The official coin effigy of Britain's King Charles III has been unveiled by the Royal Mint.

People using sterling will start to see the new monarch's image in their change from around December, as 50p coins depicting Charles gradually enter circulation to meet demand.

In the meantime, a memorial coin range will be released on Monday at 9am to commemorate the life and legacy of Queen Elizabeth II.

The king's portrait will first appear on a special £5 Crown and 50p commemorating the queen.

Chief Commercial Officer at the Royal Mint Nicola Howell said: "We expect customers will start to be able to receive the commemorative range from October and then we expect the 50p memorial circulating coin to be appearing in people's change probably from December."

The king's effigy has been created by sculptor Martin Jennings, and has been personally approved by Charles, the mint said.

In keeping with tradition, the king's portrait faces to the left, the opposite direction to Queen Elizabeth II.

As with previous British kings, and unlike the queen, Charles wears no crown.

The effigy was personally approved by the new British monarch

Chris Barker from the Royal Mint Museum said: "Charles has followed that general tradition that we have in British coinage, going all the way back to Charles II actually, that the monarch faces in the opposite direction to their predecessor."

He described the portrait as: "Dignified and graceful, which reflects his years of service."

The Latin inscription surrounding the effigy reads: "CHARLES III D G REX F D 5 POUNDS 2022" which translates to: "King Charles III, by the Grace of God, Defender of the Faith".

The effigy will start to appear on circulating and commemorative coins produced by the Royal Mint over the coming months.

The reverse of the commemorative £5 coin features two new portraits of Queen Elizabeth II.

The design was created by artist John Bergdahl in collaboration with the Royal Mint.

It will form part of a wider memorial coin collection.

The reverse of the 50p features a design that originally appeared on the 1953 Coronation Crown.

It was struck to commemorate Queen Elizabeth II's coronation at Westminster Abbey, and includes the four quarters of the Royal Arms depicted within a shield.

The reverse of a commemorative £5 coin features two new portraits of Queen Elizabeth II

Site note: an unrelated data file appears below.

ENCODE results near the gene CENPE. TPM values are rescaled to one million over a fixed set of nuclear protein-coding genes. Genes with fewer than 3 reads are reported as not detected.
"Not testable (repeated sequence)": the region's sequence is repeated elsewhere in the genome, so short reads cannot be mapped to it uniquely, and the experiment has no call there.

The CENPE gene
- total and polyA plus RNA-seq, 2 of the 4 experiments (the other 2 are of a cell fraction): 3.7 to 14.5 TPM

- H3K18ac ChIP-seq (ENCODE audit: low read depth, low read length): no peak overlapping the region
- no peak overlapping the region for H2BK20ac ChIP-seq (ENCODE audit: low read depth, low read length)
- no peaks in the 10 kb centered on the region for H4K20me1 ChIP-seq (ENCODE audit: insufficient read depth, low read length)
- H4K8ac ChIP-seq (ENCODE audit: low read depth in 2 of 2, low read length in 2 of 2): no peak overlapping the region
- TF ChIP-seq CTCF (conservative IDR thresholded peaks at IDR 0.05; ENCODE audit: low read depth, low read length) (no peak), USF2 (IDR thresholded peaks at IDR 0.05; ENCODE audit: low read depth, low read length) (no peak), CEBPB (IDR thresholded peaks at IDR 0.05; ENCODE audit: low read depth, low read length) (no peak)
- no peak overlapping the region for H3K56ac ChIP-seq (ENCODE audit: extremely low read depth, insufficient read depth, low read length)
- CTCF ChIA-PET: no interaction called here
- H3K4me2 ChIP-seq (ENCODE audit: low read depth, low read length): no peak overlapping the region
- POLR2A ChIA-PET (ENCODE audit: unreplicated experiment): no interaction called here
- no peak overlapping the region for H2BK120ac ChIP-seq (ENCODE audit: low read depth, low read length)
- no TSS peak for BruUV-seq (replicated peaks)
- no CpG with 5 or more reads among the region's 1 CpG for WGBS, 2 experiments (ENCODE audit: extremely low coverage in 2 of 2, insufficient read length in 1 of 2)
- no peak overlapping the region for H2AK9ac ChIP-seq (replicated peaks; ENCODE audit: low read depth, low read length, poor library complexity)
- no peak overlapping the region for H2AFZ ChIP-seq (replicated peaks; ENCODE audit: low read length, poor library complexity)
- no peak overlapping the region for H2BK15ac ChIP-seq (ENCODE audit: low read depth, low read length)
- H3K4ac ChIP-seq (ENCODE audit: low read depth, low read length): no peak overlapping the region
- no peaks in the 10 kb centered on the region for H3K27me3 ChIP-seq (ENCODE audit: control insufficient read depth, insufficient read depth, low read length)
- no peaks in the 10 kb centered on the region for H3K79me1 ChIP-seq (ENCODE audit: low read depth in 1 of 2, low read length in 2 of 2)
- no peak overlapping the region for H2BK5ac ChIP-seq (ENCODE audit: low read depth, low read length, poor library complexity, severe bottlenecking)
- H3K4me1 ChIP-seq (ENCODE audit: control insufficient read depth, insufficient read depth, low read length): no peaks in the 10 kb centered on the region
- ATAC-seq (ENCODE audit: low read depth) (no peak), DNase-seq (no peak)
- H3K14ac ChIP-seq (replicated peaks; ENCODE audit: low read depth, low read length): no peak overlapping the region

Based in Llantrisant, South Wales, the Royal Mint has depicted the British royal family on coins for over 1,100 years, documenting each monarch since Alfred the Great.

CEO Anne Jessopp said: "The Royal Mint has been trusted to make coins bearing the monarch's effigy for over 1,100 years and we are proud to continue this tradition into the reign of King Charles III.

"Although technology has progressed, we continue to honour British craftsmanship passed down through the centuries.

"Our team of skilled modellers, tool makers and engravers will ensure that the king's effigy will be faithfully replicated onto millions of coins."

Mr Jennings said: "It is a privilege to sculpt the first official effigy of His Majesty and to receive his personal approval for the design.

"The portrait was sculpted from a photograph of the king, and was inspired by the iconic effigies that have graced Britain's coins over the centuries.

"It is the smallest work I have created, but it is humbling to know it will be seen and held by people around the world for centuries to come."

All UK coins bearing the effigy of the queen will remain legal tender and in active circulation.

Historically it has been commonplace for coins featuring the effigies of different monarchs to co-circulate, helping to minimise the environmental impact and cost.

There are around 27 billion coins currently circulating in the UK bearing the effigy of Queen Elizabeth.

These will be replaced over time as they become damaged or worn and to meet demand for additional coins.